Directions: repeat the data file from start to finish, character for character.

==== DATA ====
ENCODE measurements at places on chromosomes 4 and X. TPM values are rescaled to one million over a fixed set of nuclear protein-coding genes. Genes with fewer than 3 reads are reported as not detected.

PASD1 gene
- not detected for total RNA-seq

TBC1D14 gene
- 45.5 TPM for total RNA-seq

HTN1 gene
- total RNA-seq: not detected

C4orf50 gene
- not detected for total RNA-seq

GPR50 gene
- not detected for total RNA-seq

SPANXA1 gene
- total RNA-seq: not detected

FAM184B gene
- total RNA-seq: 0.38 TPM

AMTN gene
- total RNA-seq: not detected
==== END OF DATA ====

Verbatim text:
ENCODE measurements at places on chromosomes 4 and X. TPM values are rescaled to one million over a fixed set of nuclear protein-coding genes. Genes with fewer than 3 reads are reported as not detected.

PASD1 gene
- not detected for total RNA-seq

TBC1D14 gene
- 45.5 TPM for total RNA-seq

HTN1 gene
- total RNA-seq: not detected

C4orf50 gene
- not detected for total RNA-seq

GPR50 gene
- not detected for total RNA-seq

SPANXA1 gene
- total RNA-seq: not detected

FAM184B gene
- total RNA-seq: 0.38 TPM

AMTN gene
- total RNA-seq: not detected